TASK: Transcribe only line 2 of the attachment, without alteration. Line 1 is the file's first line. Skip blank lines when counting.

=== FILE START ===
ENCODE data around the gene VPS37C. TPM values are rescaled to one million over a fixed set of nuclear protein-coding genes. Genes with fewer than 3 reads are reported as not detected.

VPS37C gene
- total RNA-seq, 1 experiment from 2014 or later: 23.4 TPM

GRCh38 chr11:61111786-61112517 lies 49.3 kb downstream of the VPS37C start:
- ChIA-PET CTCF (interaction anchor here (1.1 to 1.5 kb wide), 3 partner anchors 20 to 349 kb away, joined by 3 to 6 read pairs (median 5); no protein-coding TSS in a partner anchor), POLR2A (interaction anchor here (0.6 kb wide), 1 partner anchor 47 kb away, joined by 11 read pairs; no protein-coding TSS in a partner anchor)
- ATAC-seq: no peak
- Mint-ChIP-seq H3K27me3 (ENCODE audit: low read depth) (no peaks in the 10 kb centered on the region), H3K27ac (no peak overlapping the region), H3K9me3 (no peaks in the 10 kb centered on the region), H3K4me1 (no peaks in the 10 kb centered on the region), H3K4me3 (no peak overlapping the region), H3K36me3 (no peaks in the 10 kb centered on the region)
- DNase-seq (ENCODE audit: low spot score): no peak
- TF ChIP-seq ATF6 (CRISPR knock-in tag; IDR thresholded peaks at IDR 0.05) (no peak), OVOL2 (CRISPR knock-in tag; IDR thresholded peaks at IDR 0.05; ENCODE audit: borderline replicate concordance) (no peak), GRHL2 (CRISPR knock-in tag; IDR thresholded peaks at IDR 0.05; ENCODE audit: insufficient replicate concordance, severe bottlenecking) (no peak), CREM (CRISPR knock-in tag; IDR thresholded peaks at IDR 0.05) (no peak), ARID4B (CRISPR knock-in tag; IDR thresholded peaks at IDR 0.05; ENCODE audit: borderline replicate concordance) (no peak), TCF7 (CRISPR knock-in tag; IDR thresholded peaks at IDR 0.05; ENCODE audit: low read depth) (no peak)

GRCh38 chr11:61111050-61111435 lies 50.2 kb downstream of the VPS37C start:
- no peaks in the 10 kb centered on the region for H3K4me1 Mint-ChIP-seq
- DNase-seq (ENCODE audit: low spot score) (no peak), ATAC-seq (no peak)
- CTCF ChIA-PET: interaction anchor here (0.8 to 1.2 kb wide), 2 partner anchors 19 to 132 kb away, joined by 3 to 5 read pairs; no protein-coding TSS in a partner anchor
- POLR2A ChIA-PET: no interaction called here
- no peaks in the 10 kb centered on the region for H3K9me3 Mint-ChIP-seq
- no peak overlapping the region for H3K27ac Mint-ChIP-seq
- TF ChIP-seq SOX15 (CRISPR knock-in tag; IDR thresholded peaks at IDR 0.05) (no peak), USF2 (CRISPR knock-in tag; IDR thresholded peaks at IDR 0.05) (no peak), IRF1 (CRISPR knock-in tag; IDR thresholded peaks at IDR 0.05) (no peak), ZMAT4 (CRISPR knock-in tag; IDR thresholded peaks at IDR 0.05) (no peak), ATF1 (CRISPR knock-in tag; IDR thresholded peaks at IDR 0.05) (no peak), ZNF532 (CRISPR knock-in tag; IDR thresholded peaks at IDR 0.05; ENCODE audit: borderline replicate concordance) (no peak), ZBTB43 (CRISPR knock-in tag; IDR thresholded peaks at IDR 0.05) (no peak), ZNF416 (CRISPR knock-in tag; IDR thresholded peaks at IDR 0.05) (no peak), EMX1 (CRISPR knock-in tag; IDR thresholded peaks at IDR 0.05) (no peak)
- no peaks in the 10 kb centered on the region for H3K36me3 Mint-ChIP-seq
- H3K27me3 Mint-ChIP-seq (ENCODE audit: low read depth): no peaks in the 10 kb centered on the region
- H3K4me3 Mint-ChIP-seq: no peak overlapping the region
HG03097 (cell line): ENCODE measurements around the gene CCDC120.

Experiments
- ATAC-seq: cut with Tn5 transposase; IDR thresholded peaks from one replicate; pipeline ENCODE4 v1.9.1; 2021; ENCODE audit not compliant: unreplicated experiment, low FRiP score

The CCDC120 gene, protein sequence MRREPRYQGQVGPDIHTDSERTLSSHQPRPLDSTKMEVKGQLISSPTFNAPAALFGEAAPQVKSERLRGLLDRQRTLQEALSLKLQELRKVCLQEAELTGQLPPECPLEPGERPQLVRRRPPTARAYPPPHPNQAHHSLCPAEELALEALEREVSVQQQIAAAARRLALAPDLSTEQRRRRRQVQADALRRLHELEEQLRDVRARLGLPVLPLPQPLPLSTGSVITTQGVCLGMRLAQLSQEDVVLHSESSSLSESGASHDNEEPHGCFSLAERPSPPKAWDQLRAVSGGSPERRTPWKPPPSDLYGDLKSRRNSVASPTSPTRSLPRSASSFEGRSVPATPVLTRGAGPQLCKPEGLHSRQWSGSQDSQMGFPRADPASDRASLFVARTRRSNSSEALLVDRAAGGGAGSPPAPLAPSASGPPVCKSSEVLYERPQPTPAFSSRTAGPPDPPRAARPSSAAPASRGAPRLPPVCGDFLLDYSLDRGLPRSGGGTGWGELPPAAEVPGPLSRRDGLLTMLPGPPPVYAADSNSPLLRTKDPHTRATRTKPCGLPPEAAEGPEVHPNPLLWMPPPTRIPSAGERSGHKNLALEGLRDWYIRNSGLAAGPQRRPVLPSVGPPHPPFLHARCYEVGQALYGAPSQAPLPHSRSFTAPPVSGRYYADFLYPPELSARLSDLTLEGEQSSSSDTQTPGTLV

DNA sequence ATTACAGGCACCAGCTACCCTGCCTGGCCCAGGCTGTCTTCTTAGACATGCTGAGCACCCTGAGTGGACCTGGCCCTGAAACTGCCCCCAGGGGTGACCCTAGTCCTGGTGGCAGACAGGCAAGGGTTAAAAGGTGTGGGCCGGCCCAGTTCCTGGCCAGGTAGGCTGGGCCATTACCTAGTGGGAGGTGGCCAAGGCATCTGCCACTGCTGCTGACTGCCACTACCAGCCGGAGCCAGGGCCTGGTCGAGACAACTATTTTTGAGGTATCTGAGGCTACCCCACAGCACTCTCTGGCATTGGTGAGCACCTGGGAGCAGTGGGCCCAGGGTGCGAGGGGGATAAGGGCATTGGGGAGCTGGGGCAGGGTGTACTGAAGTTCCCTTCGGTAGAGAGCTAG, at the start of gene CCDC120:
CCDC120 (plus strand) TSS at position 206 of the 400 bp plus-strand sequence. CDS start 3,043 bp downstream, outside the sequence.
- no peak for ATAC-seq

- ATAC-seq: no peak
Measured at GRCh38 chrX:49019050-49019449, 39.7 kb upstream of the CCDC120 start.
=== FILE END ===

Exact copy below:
VPS37C gene